The Interview Screen looks something like this during the preparation. The first three bullets are three images. The final is an example of setting the display behavior.

Oracle Policy Modeling - Final Boolean Image Display

Now the overall effect is what you would expect : changing the value of the threshold (here, 201) to a value where the Boolean is true, triggers the display of the image in Oracle Policy Modeling debug.

 

I hope this clears up some things for some of my colleagues this week.

Back to Basics 3 – Writing a boolean in Oracle Policy Modeler

Back to Basics 3 – Writing a boolean in Oracle Policy Modeler

Back to Basics 3 – Writing a boolean in Oracle Policy Modeler

Many times whilst delivering workshops or the official Oracle University training courses on Oracle Policy Automation, the group in front of me is a wide mix of skills and backgrounds. Those who come from the business side tend to, for obvious reasons, not have had large amounts of exposure to writing with constrained natural language or indeed for that matter maybe they have never actually written rules themselves. Instead they have been delivering detailed explanations, specifications and so on and then testing them for pertinence.

With Oracle Policy Automation, or Oracle Policy Modeler to be precise, some of these team members are now actually writing the rules. Maybe not all of them, maybe not completely, but the blended team has gotten a lot closer. One of the things that comes up regularly in the early part of their learning curve, and thus a good candidate for the Back to Basics posts – is how to write and not write Boolean statements in Oracle Policy Modeler.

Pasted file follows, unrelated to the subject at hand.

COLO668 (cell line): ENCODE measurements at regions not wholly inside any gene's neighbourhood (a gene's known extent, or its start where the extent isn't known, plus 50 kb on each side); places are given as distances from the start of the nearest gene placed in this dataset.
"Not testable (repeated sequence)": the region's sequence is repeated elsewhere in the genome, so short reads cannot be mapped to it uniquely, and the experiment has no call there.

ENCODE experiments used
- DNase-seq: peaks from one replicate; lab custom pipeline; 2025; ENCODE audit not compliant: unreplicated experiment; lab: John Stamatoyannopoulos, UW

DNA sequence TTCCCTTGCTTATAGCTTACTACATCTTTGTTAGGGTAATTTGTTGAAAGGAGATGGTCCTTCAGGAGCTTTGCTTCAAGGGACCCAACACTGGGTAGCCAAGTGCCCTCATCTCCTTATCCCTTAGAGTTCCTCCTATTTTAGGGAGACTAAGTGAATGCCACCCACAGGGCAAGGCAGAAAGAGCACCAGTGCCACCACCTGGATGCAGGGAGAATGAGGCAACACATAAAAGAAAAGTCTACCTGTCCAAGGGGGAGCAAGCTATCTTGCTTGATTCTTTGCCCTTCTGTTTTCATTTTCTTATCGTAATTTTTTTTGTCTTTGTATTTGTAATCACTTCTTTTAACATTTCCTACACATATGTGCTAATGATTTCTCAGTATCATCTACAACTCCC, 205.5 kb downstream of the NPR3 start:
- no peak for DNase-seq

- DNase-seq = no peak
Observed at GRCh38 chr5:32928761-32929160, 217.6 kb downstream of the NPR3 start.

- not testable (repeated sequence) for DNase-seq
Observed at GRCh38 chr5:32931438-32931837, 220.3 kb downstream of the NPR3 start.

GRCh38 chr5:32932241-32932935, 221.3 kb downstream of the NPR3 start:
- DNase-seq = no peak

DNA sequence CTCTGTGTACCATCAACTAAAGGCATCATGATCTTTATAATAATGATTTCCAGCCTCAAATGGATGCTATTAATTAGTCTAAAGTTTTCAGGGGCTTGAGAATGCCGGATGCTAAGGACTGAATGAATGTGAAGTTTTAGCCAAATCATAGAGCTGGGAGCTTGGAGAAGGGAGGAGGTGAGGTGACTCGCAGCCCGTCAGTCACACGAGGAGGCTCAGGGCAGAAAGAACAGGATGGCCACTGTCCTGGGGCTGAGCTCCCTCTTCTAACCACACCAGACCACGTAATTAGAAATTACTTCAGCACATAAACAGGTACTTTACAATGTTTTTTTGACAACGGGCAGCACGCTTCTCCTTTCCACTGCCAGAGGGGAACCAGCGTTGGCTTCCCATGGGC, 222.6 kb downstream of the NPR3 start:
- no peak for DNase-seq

Basic Idea #3 Boolean statements need a verb

Yes they do, and without a verb you are pretty much assured that Oracle Policy Modeler will validate the rule but will not interpret it in the way you had hoped. Consider the following example rule. I have clicked the (bizarrely named in my humble opinion) Go To button on the Ribbon to display the details. Notice I am about to click on the Edit Attribute… button.

opa-12-the-go-to-dialog

The Edit Attribute dialog will show me the Attribute is a Boolean. Fine I hear you say, so what. I could write it like this instead. Look, it has even underlined it like it does with the other stuff – it must be working, right?

opa-12-bad-boolean

It depends what you mean by working of course :). Let’s take it step by step.

  1. For a Boolean to be acceptable to Oracle Policy Modeler, it must be negatable. Or, it must be written in the negative, and be able to be expressed in the positive also.  For example, the following is a perfectly acceptable Boolean conclusion, being just the negative version of the initial conclusion I showed you a minute ago.

2. For a Boolean to be acceptable to Oracle Policy Modeler, it must use a verb that is in the list of verbs.

3. When you open the Edit Attribute dialog in Oracle Policy Modeler for a Boolean attribute, you should see four different phrases in total that will look like the following

opa-12-boolean-attribute

They are, the positive, the interrogative, the negative and the uncertain. These are the states that your Boolean can have. If you look at an attribute and you see this instead:

Then you are not looking at a Boolean. In this case you can see the interrogative, the assertion, the uncertain and the unknown. Of course the little icon saying “Text” also shows you something is amiss.

It is absolutely critical to get in the habit of checking your attributes before you launch Word. Picking up issues early will save heartache later.